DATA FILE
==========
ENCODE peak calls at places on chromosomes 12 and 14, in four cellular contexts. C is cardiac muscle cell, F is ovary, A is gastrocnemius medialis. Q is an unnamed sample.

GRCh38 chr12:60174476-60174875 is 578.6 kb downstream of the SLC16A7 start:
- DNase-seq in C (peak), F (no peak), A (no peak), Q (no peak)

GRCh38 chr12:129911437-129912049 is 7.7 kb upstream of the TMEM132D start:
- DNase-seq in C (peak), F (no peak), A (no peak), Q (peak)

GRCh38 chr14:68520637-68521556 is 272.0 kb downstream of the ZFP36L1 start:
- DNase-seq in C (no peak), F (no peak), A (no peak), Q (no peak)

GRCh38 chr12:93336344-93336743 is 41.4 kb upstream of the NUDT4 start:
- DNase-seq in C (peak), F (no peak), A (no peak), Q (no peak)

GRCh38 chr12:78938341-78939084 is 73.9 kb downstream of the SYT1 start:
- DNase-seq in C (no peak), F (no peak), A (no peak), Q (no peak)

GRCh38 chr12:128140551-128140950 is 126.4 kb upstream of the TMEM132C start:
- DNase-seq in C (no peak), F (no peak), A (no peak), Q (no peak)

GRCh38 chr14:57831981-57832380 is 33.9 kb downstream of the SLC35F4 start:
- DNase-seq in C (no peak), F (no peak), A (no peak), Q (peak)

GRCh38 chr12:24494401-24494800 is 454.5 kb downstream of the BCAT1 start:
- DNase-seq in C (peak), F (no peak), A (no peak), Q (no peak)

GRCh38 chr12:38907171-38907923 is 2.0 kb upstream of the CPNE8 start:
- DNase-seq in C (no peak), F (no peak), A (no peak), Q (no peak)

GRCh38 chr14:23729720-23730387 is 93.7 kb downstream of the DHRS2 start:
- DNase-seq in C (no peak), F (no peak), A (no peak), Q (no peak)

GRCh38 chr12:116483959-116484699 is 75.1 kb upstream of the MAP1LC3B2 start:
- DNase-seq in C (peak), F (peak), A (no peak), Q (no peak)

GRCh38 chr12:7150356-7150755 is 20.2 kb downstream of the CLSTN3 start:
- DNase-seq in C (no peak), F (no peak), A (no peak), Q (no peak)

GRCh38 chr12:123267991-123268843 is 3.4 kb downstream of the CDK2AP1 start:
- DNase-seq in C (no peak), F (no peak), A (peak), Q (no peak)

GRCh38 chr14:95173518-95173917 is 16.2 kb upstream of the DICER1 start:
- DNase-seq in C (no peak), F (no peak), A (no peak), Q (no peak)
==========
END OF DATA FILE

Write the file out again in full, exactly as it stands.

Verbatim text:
ENCODE peak calls at places on chromosomes 12 and 14, in four cellular contexts. C is cardiac muscle cell, F is ovary, A is gastrocnemius medialis. Q is an unnamed sample.

GRCh38 chr12:60174476-60174875 is 578.6 kb downstream of the SLC16A7 start:
- DNase-seq in C (peak), F (no peak), A (no peak), Q (no peak)

GRCh38 chr12:129911437-129912049 is 7.7 kb upstream of the TMEM132D start:
- DNase-seq in C (peak), F (no peak), A (no peak), Q (peak)

GRCh38 chr14:68520637-68521556 is 272.0 kb downstream of the ZFP36L1 start:
- DNase-seq in C (no peak), F (no peak), A (no peak), Q (no peak)

GRCh38 chr12:93336344-93336743 is 41.4 kb upstream of the NUDT4 start:
- DNase-seq in C (peak), F (no peak), A (no peak), Q (no peak)

GRCh38 chr12:78938341-78939084 is 73.9 kb downstream of the SYT1 start:
- DNase-seq in C (no peak), F (no peak), A (no peak), Q (no peak)

GRCh38 chr12:128140551-128140950 is 126.4 kb upstream of the TMEM132C start:
- DNase-seq in C (no peak), F (no peak), A (no peak), Q (no peak)

GRCh38 chr14:57831981-57832380 is 33.9 kb downstream of the SLC35F4 start:
- DNase-seq in C (no peak), F (no peak), A (no peak), Q (peak)

GRCh38 chr12:24494401-24494800 is 454.5 kb downstream of the BCAT1 start:
- DNase-seq in C (peak), F (no peak), A (no peak), Q (no peak)

GRCh38 chr12:38907171-38907923 is 2.0 kb upstream of the CPNE8 start:
- DNase-seq in C (no peak), F (no peak), A (no peak), Q (no peak)

GRCh38 chr14:23729720-23730387 is 93.7 kb downstream of the DHRS2 start:
- DNase-seq in C (no peak), F (no peak), A (no peak), Q (no peak)

GRCh38 chr12:116483959-116484699 is 75.1 kb upstream of the MAP1LC3B2 start:
- DNase-seq in C (peak), F (peak), A (no peak), Q (no peak)

GRCh38 chr12:7150356-7150755 is 20.2 kb downstream of the CLSTN3 start:
- DNase-seq in C (no peak), F (no peak), A (no peak), Q (no peak)

GRCh38 chr12:123267991-123268843 is 3.4 kb downstream of the CDK2AP1 start:
- DNase-seq in C (no peak), F (no peak), A (peak), Q (no peak)

GRCh38 chr14:95173518-95173917 is 16.2 kb upstream of the DICER1 start:
- DNase-seq in C (no peak), F (no peak), A (no peak), Q (no peak)